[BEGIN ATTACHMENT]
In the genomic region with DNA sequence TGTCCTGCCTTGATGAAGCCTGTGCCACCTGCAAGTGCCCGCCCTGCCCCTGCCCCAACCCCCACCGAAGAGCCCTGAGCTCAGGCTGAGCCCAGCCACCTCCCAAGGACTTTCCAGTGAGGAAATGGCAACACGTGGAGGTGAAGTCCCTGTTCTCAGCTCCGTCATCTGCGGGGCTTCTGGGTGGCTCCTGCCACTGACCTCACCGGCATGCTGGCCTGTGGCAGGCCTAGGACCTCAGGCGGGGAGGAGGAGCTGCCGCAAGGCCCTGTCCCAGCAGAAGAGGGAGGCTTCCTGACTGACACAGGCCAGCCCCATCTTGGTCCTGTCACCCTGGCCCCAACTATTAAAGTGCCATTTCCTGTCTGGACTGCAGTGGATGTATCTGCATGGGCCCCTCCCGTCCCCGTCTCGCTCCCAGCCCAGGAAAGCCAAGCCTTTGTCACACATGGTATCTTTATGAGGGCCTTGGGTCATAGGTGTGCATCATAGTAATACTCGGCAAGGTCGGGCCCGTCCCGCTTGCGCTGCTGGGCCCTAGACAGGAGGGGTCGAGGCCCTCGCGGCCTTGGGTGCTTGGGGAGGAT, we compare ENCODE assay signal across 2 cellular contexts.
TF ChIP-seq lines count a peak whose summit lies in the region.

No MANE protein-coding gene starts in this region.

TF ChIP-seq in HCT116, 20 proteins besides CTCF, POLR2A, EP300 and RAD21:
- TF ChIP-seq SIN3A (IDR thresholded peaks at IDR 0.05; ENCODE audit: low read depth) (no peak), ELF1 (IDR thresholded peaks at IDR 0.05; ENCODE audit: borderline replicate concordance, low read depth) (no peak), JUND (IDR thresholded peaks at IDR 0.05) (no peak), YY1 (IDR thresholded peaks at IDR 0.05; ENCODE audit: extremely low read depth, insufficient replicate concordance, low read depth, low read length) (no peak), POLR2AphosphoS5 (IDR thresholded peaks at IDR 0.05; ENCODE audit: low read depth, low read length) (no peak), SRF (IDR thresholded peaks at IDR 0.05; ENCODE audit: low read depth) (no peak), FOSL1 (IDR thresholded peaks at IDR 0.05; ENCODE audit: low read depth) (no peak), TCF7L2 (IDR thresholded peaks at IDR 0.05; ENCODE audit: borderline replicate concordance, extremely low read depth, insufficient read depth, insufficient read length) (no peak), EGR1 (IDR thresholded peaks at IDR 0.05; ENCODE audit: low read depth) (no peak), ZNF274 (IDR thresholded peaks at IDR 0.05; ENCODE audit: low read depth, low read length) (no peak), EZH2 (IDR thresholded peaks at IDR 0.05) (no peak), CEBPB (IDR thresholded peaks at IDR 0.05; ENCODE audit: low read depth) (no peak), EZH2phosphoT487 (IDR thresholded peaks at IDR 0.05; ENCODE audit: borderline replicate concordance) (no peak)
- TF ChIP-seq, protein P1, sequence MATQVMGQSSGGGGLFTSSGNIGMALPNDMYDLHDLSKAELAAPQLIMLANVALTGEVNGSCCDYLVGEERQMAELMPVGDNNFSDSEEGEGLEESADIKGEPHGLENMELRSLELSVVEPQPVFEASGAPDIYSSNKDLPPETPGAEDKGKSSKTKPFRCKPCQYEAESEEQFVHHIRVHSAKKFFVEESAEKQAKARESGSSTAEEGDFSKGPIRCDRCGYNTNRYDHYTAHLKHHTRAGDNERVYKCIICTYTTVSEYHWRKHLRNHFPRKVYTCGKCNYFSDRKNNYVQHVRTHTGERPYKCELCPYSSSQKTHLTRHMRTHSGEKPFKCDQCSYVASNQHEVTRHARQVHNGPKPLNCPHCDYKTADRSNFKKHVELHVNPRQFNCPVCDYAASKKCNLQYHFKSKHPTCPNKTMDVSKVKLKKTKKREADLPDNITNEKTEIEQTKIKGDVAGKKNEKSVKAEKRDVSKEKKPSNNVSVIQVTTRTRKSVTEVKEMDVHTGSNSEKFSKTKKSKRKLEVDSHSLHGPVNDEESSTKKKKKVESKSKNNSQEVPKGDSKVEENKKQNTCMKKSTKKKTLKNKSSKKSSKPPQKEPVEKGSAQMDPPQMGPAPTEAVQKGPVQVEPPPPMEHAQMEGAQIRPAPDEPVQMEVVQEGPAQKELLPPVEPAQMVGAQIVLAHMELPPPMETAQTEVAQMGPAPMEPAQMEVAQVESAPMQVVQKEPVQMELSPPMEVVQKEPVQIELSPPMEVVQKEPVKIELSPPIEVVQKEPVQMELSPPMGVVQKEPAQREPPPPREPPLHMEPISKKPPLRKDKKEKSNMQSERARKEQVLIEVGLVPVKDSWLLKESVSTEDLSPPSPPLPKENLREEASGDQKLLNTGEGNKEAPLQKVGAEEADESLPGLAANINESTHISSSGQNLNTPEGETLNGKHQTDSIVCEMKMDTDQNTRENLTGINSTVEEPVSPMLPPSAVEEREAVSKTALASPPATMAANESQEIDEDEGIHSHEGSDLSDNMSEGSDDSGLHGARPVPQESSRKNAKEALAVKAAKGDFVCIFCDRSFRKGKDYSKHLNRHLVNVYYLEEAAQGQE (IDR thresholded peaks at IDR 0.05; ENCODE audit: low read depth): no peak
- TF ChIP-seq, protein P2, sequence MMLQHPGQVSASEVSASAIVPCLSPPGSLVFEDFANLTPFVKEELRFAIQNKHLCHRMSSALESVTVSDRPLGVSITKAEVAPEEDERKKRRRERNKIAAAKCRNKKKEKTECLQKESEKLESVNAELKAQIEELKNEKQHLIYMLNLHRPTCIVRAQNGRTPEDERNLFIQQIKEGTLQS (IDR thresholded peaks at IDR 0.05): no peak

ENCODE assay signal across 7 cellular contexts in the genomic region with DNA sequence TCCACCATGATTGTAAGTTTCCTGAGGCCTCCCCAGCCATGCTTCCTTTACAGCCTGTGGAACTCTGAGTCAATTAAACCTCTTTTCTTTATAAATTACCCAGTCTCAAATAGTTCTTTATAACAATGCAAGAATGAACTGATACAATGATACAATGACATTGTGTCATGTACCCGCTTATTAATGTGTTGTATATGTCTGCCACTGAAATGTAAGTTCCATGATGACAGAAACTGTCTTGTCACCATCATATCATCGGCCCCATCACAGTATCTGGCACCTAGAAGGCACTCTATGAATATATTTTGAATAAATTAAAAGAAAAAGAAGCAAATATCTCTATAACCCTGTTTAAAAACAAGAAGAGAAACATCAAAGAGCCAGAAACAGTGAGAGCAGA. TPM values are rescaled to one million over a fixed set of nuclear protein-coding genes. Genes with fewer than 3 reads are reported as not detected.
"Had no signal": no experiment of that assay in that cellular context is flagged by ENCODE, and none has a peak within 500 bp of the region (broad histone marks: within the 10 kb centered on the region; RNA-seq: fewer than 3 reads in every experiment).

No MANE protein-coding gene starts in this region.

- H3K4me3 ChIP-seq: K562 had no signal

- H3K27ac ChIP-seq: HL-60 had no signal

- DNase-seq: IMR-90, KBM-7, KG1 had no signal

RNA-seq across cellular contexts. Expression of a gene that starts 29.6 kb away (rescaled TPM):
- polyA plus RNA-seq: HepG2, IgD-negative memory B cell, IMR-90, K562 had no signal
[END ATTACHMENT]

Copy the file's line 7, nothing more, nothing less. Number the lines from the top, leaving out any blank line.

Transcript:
- TF ChIP-seq, protein P2, sequence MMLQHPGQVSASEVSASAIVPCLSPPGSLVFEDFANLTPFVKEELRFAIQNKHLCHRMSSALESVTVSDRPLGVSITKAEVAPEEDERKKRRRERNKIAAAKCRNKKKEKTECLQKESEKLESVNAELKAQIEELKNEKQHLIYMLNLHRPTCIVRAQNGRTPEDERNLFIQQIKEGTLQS (IDR thresholded peaks at IDR 0.05): no peak